Dispatches from a Quarter-Life Crisis

Newt Gingritch once spoke of the Republican party’s “contract with America”. This was no real binding agreement of any sort, but more the long-winded, rhetoric-pumped symbolic gesture that the grand old party is so fond of waving around whilst simultaneously accusing democrats of being “all talk.” It had a lot of heady proclamations about preserving the constitution and the sanctity of life, and blah blah blah. The idea was that campaigning Republicans and their allies could continually refer to their commitment to their “contract with America” and impinge their opponents for failing to live up to a fictitious agreement they never even acknowledged in the first place.

As an unemployed 25-year old college graduate, I find myself sitting in a coffee shop working on a novel (which I am way behind on) on a veteran who has fallen on hard times. It’s likely I should be canvassing for jobs and sending out applications, at the moment, but instead, I’m drinking lukewarm tea and blogging. Let’s hear it for clichés. To keep that train rolling, I’ll jump right in to the question that’s been on my mind these past few days.


What about America’s contract with us?


I, like many other members of whatever label pop culture writers have applied to my generation, was brought up under the promise of the American dream. Do well in school, get into a good college, do well there, get a good job, find a nice girl, settle down, have kids, work until age 65 and then get a gold watch and spend your golden years taking vacations to bed and breakfasts across the country. Even before the great “fuck everybody” crash of 2008, the cracks in this promise were already beginning to show. My brother is smarter and more well-informed than I am in almost every way. He graduated in four years, is nearly fluent in Japanese, holds a degree in Asian studies, and worked professionally in Japan for three years. Upon returning home, he quickly found himself in the world of the unemployed.

Given Alex’s situation, I suppose it was foolish of me to expect anything equal to his fate, much less better. I took five years to graduate college, did not make nearly the marks he did in either high school or college (being obsessed with having fun and people liking me), and moved to Los Angeles in my last semester of film school with the idea of interning and then becoming a screenwriter.

Needless to say, this didn’t happen, however, after three unpaid internships, it seemed like there could be light at the end of the tunnel. My last internship, that I worked many months for, had allowed me to fill in for the creative executive. I thought this could lead to a paid job, but was mistaken. My boss, producer Gail Mutrux, did tell me she would read one feature-length script that I sent her. I then got a (paying!) gig with a British Sales Company at the American Film Market, and shortly afterwards began working for a video-game startup that shall remain unnamed. It was of course, unpaid/poorly paid at the beginning, but I kept my chin up, reminding myself that this was the most I had been paid to do work that I loved with people who were cool the entire time I had been in California.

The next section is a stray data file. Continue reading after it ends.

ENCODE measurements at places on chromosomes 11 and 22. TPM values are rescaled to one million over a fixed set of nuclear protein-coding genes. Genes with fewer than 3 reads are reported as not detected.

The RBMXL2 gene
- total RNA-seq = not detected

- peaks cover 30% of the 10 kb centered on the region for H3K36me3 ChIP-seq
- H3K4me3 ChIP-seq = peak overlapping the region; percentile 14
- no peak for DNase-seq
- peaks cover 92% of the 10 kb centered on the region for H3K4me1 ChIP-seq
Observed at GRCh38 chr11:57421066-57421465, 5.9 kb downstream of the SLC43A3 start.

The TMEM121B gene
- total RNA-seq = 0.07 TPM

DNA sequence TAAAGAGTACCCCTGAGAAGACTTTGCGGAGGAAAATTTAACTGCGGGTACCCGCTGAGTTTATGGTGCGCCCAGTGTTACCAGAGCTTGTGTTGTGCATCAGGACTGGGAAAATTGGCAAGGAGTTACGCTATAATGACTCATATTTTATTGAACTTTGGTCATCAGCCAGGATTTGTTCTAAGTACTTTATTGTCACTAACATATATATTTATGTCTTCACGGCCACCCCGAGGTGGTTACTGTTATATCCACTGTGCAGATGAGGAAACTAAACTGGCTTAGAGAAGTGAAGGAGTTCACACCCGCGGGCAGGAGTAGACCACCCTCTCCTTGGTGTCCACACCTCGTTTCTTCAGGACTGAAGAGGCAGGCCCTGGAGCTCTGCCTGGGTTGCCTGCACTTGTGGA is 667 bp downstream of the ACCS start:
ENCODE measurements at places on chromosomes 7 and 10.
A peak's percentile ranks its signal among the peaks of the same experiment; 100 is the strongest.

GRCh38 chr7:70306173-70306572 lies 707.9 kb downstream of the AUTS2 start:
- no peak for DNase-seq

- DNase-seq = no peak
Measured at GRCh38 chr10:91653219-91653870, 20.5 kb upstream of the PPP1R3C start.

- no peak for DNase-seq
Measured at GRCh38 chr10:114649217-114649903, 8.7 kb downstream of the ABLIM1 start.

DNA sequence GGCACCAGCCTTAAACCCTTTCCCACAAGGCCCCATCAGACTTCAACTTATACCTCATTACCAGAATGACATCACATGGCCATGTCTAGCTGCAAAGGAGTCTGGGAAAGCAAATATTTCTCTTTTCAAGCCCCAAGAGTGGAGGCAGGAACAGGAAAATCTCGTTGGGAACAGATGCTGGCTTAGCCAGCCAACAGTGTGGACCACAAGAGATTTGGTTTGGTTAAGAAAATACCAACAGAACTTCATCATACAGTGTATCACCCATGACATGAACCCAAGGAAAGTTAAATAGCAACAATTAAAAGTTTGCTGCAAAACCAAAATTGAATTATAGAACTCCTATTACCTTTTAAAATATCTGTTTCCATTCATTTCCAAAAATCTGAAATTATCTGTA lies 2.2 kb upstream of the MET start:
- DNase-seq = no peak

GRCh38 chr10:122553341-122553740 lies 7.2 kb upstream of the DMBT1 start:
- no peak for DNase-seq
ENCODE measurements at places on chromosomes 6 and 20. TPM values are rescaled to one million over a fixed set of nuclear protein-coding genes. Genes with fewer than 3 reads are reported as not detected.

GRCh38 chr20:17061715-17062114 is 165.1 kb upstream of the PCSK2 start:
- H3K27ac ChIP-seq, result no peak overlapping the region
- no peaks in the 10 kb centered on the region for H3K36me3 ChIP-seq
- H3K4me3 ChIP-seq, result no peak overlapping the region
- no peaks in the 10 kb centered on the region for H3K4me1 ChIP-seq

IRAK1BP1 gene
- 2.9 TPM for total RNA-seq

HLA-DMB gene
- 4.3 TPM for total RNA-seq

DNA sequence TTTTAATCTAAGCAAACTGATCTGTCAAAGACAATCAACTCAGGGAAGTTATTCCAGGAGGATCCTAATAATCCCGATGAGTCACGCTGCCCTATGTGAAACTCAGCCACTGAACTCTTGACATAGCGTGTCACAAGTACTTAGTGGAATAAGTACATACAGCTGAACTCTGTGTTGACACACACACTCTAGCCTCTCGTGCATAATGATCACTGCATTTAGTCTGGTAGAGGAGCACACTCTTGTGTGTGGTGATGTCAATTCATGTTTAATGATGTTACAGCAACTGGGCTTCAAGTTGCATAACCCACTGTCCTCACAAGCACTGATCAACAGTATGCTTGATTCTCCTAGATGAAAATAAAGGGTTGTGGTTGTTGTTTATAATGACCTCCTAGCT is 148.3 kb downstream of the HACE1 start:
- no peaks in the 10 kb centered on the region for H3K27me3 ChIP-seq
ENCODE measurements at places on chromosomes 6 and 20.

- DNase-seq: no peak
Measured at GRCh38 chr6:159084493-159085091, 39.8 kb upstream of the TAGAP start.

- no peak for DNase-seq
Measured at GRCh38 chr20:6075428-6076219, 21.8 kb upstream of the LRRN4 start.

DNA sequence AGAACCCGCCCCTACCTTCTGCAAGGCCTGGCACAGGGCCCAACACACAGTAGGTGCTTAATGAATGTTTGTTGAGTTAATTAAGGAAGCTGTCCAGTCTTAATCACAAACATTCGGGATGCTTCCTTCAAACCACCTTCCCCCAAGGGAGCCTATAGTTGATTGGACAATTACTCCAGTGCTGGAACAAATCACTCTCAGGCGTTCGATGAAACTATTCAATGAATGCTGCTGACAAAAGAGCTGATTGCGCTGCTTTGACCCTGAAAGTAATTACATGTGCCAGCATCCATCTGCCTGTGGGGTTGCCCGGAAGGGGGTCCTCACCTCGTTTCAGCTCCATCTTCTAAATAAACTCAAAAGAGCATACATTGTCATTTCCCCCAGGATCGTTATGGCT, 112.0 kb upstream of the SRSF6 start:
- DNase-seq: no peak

Fast forward to September of this year, after a bunch of poor decisions, broken promises, overextensions, and outright lies, and I have been dropped from “contract writer” to working on a “per project” basis. The unnamed company just let fifteen people go, including many who were much more qualified and senior than I. They still owe me an unnamed sum for contract work done in the fall, money I am convinced I will never see. Had everything I had been told happened, I would be very happily working from home for a living wage, doing what I love: writing.

The point of this very long and meandering screed? I am now looking for work, and having very little luck finding any, much less in a related field. I’ve landed a gig doing news writing for an Alt Weekly (www.uweeklyaustin.com), which pays, and is full of great people. It’s not enough to live on though, and I am burning through cash reserves at an alarming rate (despite my parents and brother telling me I don’t need to worry so much). According to what I previously referred to as “America’s Contract with Us”, I am a college graduate, 25 years old, with professional experience in Hollywood working in the entertainment industry. I should be incredibly employable, correct?

Wrong. I’m not qualified to stack pants. Writing jobs are nonexistent. I have resigned myself to taking a service job (which I would really enjoy anyways, I love working with people) while I pick an appropriate time to try and go to graduate school, but even these jobs are diamonds in the rough.

I’m not quite sure what grand point I mean for readers (if I have any) to take away from all this. I’ll admit this entry is more of a catharsis for me, a cheaper alternative to therapy, a way to let out anger and resentment built up in me over what I feel is the world wronging me. However, as my very patient girlfriend, my brother, family, and friends have pointed out to me time and again: this is just the way things are. Moping will fix nothing, being angry will fix nothing. As my brother so aptly put it, “college degrees are the new high school diploma”.

True enough. Here’s to keeping busy, and good luck to everyone.